Abrasive Media

With all the different media abrasive and grit sizes out there, it can be confusing on which type is needed for the job your doing and which brand could be effective.  It obviously depends on the item being sandblasted and your goal of cleaning the item.

Aluminum oxide media at 180 grit.

Do you want to just clean the surface or do you want to abrade deep into the surface or clean very thick material?  A softer item being blasted will usually just need a soft abrasive media.  These are items such as aluminum or light painted surfaces.  A harder item can be blasted with a harder abrasive and typically larger grit size.  And a harder media will clean the surface quicker.

Grit Size

The abrasive size is categorized into numerical grit sizes. Finer grits have larger numbers, while courser grits have low numbers. So abrasives with 180 grit are finer than those with a 100 grit.


Here is a guide of some of the different types of typically used:

  • Sand
  • Crushed walnut shells
  • Plastic beads
  • Glass bead
  • Corn cob grit
  • Black Magnum
  • Aluminum oxide
  • Garnet
  • Crushed glass
  • Steel grit
  • Silicon Carbide
  • Coal Slag
  • Sodium Bicarbonate (also known as soda blast media)

33 responses to “Abrasive Media”

  1. Rishi Walker

    What are the best media to sandblast SS 304?


    Goodday ,My Name is Nwagbo loenard sunday ,i saw your products on blasting abrasive GRIT,i am a deller on samblasting abrasives ,such as coal slag ,garnet and copper slag Grit and i want to konw the price of coal slag grit and the quality of it. THANKS FOR UNDERSTANDING. LEO SUNDAY



  4. Ed Morales

    I was wondering what media is good for sandblasting a truck frame, I want to remove rust and some undercoating paint that is on the frame, plus I want to sandblast the truck body, remove old paint & rust, what media is good for both jobs, thanks

  5. Sajith

    Dear Eric,

    I am from Sri Lanka, could you kindly tel me, where(any shop or closes country) i can purchase sand blast media? and what is the best media for sand blasting of plain glass bottles?

    I am a new to this and appreciate your answers.

    Thank you

  6. Samantha

    Question;; I have a dining room table and 8 chairs that I cannot use in my small apartment any longer, but want to turn it into outdoor furniture, thinking white enamel….should I remove the finish before applying the enamel…. what method would I use? my back is too bad to bend over hand sanding, if I need to sand it, can it be sand or soda blasted? if so what do I use and what pressure? basically the look isn’t that important as the preservation of the furniture from the rain and weather…. assuming the enamel would serve to do that…. thanks for your time… Samantha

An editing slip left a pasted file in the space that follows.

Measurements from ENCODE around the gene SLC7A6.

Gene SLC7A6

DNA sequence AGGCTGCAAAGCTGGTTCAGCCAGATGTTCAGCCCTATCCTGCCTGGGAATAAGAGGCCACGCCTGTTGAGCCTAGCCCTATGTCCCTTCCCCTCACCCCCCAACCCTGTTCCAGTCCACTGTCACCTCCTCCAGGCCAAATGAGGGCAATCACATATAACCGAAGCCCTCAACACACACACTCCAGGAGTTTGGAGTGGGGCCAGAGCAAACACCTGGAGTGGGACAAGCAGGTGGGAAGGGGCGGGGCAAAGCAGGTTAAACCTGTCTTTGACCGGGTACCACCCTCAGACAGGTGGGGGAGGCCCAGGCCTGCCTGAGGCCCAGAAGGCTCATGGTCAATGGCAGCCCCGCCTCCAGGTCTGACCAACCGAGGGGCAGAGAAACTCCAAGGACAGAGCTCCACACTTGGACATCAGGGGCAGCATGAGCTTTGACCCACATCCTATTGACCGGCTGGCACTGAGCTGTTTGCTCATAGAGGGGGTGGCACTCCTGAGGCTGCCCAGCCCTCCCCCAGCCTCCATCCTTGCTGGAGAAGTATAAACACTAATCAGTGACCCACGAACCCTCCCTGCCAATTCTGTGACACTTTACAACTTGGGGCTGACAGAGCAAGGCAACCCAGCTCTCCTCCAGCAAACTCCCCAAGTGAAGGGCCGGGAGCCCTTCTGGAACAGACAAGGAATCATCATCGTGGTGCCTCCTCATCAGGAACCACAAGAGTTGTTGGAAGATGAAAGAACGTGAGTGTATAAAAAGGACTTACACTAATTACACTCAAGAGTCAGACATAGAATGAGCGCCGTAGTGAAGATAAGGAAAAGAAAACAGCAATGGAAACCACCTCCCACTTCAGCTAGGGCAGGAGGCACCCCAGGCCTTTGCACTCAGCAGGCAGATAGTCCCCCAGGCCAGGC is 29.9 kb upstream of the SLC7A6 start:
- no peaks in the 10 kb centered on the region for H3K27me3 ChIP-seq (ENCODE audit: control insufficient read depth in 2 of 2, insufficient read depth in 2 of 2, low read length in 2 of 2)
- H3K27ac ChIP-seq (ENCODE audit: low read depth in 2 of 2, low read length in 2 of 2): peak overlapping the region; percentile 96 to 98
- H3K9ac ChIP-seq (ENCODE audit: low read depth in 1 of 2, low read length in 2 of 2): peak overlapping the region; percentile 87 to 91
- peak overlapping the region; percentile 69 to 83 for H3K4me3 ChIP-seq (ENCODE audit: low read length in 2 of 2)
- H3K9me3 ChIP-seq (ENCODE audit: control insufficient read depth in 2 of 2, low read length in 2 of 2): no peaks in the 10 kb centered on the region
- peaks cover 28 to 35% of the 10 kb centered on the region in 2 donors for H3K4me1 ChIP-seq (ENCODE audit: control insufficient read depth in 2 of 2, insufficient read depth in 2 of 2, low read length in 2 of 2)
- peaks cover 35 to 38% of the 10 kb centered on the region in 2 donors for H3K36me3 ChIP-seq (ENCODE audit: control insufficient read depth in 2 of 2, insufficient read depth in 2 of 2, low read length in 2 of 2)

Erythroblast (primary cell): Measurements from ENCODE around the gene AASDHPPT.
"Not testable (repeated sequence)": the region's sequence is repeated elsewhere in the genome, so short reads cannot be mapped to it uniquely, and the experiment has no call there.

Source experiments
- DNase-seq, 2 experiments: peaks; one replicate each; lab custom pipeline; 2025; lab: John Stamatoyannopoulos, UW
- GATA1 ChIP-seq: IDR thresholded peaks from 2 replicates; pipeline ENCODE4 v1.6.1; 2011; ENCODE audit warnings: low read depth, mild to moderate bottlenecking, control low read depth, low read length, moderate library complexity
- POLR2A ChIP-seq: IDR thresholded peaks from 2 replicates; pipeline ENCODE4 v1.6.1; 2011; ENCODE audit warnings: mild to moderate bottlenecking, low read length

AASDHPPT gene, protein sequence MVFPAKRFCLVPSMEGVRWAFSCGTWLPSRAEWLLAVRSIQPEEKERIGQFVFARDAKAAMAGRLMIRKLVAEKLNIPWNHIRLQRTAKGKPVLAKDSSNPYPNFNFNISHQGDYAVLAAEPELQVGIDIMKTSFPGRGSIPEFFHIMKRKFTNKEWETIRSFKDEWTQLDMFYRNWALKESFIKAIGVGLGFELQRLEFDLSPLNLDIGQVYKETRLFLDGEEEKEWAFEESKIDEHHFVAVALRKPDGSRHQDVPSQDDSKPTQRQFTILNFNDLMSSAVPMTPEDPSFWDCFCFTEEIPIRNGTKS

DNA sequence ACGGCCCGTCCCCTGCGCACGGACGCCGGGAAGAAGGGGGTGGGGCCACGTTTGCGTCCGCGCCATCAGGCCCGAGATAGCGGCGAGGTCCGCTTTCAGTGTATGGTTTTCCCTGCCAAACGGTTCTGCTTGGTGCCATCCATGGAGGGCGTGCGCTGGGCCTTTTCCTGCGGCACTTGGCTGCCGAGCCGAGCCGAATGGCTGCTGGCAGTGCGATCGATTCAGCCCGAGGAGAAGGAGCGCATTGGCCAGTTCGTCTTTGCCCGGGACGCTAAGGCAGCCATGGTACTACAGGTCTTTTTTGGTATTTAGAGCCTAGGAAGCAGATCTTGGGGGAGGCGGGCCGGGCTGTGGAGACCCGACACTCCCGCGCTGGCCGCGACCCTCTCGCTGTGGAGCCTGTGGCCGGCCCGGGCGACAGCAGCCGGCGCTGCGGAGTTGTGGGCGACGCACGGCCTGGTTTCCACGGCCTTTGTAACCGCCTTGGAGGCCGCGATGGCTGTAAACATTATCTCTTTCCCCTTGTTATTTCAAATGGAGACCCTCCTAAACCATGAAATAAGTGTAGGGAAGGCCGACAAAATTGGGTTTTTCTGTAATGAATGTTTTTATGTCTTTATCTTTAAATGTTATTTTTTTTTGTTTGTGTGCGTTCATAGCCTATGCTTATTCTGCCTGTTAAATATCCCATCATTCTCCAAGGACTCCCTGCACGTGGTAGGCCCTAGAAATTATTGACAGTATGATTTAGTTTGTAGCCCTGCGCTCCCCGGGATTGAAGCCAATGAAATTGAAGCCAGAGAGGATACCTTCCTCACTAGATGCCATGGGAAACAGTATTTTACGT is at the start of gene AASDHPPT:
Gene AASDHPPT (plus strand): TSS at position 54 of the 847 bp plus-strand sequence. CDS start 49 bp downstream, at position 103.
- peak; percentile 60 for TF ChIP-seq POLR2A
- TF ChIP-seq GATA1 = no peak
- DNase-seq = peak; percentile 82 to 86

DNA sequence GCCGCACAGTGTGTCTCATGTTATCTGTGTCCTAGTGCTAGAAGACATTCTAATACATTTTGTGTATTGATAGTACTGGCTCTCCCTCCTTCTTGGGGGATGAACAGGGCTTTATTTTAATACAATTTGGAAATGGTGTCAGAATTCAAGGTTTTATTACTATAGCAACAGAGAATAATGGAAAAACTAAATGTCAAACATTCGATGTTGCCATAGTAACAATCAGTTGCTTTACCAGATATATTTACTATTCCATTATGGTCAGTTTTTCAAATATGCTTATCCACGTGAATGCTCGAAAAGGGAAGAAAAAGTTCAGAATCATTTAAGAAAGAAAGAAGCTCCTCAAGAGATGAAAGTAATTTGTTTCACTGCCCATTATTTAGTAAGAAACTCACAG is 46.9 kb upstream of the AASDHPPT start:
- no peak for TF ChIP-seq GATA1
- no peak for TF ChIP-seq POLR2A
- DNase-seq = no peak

7. Glenys

    I would like to polish stones with uneven surfaces such as a slab of grape prehnite. I can’t think of any other way to polish such a surface. Is this possible? What media would I use?
    I have a compressor and a sandblasting cabinet.

  8. Shelby Woosley

    I am wanting to pollish some billet aluminum that has been through a fire..It did not melt it.Just got a lot of plastic and things that melted over it.It is a belt drive for a harley.i was wondering what media and what grain woulf be the best for this.if i have to use two types it is ok .I just do not want to over do it.I have a small sandblaster cabinrt i bought at tractor supply.it ws $340.00 for the blaster the largest cabinet they sold.So you know what i am working with.If you could give me an answer it would be highly appreciated.
    Thank you Shelby b Woosley

  9. Eric R. W.

    Shelby, that is a good question and I don’t really have a confident answer to this, but I would think any soft type of abrasive like plastic beads or maybe even soda blasting (sodium bicarbonate).

  10. Cody

    I bought a central pneumatic Sand Blaster from harbor freight and for some reason the sand is pouring out of the tip but no blast pressure can anyone help? The blaster builds with air pressure but still don’t work

  11. Kelsey Angelotta

    I am using a sandblaster cabinet and gun purchased from Harbor Freight and I am having some issues with my gun (i think?) I am using bead media that is 80 grit to blast pint size glass mason jars. Sometimes the media won’t come out of the gun, just pressurized air. Also, I wanted the jar to have an embossed effect and I feel like the media I am using may be too soft? Maybe you can shed some light on guns and blasting media for small mason jars. Thanks.


  12. Michelle

    So your ebook says for
    Glass etching & glass carving
    to Use hard abrasives, but you don’t describe grit in relation to this.

    I mostly etch glassware and fused glass pendants. What will give me the nicest finish? And how will grit size effect the result I get on say wine glasses?

    I have the sandblasting cabinet from Harbor Freight and a med size air tank thing.


  13. Jo Anne Keeton

    Eric I m want to know what would be right vinyl and thickness to use on engraving a river rock and is there some kinda glue like stuff to use to keep the vinyl on why sandblasting the river rock